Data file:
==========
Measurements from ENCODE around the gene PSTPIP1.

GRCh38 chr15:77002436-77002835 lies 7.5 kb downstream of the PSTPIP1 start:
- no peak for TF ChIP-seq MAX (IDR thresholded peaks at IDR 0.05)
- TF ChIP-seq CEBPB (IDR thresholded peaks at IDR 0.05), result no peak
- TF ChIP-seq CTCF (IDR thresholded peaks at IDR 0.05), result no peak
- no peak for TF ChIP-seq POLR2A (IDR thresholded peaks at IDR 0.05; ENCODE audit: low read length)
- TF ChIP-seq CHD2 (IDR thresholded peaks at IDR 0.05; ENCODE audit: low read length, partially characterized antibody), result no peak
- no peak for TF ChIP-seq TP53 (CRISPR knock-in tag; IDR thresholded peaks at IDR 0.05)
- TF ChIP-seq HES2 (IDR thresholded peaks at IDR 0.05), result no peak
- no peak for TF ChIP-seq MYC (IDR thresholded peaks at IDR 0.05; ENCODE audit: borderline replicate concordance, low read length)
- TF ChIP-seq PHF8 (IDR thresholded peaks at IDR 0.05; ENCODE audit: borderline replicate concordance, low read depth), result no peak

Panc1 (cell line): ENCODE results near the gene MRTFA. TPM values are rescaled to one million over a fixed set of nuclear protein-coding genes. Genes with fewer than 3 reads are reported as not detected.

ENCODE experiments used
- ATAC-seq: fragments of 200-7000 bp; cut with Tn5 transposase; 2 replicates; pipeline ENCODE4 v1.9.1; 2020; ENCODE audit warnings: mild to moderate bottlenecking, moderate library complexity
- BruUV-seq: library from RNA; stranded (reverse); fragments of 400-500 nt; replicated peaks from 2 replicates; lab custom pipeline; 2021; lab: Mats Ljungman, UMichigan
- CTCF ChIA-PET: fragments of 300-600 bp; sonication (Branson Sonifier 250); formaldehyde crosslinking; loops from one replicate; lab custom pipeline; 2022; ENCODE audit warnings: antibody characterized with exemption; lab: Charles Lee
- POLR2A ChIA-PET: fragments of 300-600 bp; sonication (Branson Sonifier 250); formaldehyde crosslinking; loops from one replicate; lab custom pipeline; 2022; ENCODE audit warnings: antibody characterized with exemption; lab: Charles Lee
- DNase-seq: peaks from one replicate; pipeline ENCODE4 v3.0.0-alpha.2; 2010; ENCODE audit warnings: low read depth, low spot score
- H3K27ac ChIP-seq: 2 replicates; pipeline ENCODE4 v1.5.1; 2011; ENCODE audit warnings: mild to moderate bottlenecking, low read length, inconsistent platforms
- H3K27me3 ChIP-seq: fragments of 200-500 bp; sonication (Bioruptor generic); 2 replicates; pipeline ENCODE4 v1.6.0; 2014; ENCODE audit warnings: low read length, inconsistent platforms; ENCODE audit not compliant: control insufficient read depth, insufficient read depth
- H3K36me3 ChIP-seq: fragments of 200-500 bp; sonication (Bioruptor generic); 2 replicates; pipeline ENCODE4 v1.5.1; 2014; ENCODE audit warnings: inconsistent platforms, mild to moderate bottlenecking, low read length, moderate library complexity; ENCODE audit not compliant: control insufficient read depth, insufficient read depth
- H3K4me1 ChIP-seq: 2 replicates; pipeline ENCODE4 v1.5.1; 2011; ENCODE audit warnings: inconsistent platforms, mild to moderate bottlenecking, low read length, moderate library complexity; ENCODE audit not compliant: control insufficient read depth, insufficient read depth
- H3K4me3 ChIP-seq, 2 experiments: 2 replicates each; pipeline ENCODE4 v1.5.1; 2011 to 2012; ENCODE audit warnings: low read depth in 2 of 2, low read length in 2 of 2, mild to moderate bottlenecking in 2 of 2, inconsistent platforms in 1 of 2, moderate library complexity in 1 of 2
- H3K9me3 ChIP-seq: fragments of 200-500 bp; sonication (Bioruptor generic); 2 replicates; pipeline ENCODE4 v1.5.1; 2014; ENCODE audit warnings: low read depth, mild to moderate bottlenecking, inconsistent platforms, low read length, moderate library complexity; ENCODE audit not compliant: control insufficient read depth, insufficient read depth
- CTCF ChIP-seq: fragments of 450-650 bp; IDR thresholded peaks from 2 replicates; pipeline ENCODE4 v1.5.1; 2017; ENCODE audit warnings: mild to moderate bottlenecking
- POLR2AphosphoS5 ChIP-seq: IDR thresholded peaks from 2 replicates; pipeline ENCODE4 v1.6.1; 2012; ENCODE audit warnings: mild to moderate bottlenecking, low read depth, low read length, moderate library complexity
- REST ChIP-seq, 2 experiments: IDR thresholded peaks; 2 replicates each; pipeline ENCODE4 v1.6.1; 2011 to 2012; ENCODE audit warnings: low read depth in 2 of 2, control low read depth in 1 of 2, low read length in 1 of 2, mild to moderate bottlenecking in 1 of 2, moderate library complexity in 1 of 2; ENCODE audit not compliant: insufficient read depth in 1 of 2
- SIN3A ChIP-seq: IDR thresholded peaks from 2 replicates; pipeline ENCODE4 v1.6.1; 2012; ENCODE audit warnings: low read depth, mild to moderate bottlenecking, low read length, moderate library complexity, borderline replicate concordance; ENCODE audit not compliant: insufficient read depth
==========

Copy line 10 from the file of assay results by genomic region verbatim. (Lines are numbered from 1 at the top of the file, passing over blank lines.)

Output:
- no peak for TF ChIP-seq MYC (IDR thresholded peaks at IDR 0.05; ENCODE audit: borderline replicate concordance, low read length)